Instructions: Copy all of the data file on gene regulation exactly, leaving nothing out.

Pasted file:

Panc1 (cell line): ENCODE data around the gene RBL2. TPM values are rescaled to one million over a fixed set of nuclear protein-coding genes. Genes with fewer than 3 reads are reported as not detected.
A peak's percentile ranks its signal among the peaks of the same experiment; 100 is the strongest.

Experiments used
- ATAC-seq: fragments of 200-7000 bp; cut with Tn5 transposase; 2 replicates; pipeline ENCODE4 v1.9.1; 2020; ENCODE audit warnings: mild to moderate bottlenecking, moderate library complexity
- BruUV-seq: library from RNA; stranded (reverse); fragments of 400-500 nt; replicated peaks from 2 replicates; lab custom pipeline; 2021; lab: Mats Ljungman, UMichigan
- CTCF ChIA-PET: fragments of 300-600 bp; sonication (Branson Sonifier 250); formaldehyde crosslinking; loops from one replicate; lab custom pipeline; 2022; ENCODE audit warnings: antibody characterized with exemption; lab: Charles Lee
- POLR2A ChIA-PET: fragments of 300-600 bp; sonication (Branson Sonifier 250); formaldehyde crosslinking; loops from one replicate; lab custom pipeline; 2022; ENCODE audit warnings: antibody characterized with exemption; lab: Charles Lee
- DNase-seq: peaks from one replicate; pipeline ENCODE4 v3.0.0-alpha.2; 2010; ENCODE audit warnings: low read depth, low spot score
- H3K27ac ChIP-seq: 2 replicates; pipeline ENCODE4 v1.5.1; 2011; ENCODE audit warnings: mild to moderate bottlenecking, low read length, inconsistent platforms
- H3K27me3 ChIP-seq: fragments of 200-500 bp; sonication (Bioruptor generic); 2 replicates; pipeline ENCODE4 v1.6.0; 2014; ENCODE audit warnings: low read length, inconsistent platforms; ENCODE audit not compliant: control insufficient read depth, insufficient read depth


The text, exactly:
Panc1 (cell line): ENCODE data around the gene RBL2. TPM values are rescaled to one million over a fixed set of nuclear protein-coding genes. Genes with fewer than 3 reads are reported as not detected.
A peak's percentile ranks its signal among the peaks of the same experiment; 100 is the strongest.

Experiments used
- ATAC-seq: fragments of 200-7000 bp; cut with Tn5 transposase; 2 replicates; pipeline ENCODE4 v1.9.1; 2020; ENCODE audit warnings: mild to moderate bottlenecking, moderate library complexity
- BruUV-seq: library from RNA; stranded (reverse); fragments of 400-500 nt; replicated peaks from 2 replicates; lab custom pipeline; 2021; lab: Mats Ljungman, UMichigan
- CTCF ChIA-PET: fragments of 300-600 bp; sonication (Branson Sonifier 250); formaldehyde crosslinking; loops from one replicate; lab custom pipeline; 2022; ENCODE audit warnings: antibody characterized with exemption; lab: Charles Lee
- POLR2A ChIA-PET: fragments of 300-600 bp; sonication (Branson Sonifier 250); formaldehyde crosslinking; loops from one replicate; lab custom pipeline; 2022; ENCODE audit warnings: antibody characterized with exemption; lab: Charles Lee
- DNase-seq: peaks from one replicate; pipeline ENCODE4 v3.0.0-alpha.2; 2010; ENCODE audit warnings: low read depth, low spot score
- H3K27ac ChIP-seq: 2 replicates; pipeline ENCODE4 v1.5.1; 2011; ENCODE audit warnings: mild to moderate bottlenecking, low read length, inconsistent platforms
- H3K27me3 ChIP-seq: fragments of 200-500 bp; sonication (Bioruptor generic); 2 replicates; pipeline ENCODE4 v1.6.0; 2014; ENCODE audit warnings: low read length, inconsistent platforms; ENCODE audit not compliant: control insufficient read depth, insufficient read depth